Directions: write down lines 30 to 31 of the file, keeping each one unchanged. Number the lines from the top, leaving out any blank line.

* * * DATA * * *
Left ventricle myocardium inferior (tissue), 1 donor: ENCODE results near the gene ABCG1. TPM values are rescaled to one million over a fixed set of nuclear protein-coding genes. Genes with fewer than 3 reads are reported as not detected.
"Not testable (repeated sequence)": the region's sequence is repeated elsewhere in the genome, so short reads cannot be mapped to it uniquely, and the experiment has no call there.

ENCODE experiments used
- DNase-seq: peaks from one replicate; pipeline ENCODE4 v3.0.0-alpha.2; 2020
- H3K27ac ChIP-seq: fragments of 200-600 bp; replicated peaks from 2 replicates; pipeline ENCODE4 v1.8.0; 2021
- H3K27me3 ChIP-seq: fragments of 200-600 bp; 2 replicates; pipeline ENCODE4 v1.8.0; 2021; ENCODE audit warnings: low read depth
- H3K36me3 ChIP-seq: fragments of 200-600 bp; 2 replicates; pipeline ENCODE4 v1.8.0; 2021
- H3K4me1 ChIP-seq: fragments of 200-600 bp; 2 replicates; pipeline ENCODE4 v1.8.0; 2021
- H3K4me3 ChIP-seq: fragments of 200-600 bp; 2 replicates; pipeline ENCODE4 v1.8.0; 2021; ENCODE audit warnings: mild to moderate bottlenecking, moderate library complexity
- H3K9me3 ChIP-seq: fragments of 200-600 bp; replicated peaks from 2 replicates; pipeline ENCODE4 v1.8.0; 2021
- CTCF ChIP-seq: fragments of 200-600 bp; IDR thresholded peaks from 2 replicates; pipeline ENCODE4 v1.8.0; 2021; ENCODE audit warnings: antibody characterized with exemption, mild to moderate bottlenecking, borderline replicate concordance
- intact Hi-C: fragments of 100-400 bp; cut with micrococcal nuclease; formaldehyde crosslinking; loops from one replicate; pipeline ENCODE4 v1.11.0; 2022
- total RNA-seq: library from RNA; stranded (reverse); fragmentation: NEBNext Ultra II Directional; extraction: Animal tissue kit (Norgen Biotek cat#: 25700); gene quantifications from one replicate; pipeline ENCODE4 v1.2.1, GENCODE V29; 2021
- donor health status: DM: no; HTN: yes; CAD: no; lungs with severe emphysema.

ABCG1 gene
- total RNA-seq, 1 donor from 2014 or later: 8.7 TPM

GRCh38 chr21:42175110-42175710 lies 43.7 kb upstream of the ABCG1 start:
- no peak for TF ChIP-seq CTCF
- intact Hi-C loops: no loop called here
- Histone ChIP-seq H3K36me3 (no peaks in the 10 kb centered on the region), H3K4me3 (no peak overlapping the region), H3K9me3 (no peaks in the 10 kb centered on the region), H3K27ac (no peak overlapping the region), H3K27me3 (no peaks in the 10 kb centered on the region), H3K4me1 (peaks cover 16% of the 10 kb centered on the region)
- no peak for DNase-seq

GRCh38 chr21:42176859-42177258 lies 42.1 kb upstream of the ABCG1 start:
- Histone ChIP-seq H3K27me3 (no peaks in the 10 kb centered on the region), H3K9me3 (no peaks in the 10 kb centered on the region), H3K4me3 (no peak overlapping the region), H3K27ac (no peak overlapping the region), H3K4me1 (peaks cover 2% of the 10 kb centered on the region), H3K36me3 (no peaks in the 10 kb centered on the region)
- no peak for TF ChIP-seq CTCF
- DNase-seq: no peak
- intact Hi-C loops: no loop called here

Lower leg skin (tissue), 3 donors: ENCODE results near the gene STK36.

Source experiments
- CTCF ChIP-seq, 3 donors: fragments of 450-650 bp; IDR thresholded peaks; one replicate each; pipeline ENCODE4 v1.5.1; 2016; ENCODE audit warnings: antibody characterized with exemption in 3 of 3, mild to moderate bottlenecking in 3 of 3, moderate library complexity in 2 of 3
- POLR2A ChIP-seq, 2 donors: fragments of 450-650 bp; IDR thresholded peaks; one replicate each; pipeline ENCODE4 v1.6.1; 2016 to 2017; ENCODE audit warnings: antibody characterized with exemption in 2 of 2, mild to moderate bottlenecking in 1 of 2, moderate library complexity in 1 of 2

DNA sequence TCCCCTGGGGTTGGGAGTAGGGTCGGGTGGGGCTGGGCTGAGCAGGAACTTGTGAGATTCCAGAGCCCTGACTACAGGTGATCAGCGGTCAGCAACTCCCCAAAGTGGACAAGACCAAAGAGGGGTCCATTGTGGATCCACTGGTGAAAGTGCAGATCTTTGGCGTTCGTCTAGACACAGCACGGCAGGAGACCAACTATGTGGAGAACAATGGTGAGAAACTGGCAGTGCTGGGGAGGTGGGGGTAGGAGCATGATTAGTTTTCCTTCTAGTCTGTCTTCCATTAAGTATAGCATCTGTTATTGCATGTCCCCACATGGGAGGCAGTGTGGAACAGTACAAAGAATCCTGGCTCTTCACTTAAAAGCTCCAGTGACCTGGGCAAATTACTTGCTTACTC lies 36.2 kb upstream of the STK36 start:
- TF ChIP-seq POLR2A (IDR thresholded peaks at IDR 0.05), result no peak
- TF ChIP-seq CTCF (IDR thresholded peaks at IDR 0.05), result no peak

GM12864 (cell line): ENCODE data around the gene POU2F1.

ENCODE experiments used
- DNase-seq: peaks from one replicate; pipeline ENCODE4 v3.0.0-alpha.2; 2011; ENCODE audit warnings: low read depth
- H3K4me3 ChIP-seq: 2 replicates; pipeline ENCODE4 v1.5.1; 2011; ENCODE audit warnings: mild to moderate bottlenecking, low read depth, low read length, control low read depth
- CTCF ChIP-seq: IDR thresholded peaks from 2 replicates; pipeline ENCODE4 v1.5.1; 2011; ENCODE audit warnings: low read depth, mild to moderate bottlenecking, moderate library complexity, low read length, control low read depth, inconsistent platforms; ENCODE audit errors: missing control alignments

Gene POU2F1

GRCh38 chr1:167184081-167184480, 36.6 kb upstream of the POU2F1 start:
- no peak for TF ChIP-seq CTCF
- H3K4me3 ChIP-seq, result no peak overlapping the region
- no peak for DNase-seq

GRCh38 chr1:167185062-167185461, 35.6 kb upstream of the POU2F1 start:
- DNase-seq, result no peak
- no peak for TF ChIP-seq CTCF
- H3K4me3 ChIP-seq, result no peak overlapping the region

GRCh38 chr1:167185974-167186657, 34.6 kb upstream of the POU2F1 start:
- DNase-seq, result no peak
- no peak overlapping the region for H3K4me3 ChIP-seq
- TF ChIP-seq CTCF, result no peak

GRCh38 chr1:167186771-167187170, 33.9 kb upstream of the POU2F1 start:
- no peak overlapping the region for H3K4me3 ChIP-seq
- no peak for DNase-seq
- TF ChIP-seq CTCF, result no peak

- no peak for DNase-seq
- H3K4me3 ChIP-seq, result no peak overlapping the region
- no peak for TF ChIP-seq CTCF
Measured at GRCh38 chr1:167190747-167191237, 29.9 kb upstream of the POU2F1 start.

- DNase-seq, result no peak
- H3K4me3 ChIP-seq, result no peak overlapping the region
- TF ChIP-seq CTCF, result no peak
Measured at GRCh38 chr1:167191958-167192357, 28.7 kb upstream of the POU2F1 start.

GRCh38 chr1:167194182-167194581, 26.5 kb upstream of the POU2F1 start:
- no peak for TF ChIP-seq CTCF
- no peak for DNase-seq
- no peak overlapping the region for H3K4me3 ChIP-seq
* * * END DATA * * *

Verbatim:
- POLR2A ChIP-seq, 2 donors: fragments of 450-650 bp; IDR thresholded peaks; one replicate each; pipeline ENCODE4 v1.6.1; 2016 to 2017; ENCODE audit warnings: antibody characterized with exemption in 2 of 2, mild to moderate bottlenecking in 1 of 2, moderate library complexity in 1 of 2

DNA sequence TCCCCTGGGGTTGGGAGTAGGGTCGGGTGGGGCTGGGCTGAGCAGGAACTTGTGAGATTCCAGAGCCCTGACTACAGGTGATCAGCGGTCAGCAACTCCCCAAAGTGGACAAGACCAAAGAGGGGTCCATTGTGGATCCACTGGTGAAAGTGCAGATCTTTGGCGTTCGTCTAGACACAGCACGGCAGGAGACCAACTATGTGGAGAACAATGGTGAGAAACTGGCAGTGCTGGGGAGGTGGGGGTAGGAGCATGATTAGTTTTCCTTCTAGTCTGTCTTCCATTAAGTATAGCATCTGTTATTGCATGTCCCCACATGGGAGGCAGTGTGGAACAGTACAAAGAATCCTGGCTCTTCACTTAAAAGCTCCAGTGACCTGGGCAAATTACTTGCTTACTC lies 36.2 kb upstream of the STK36 start: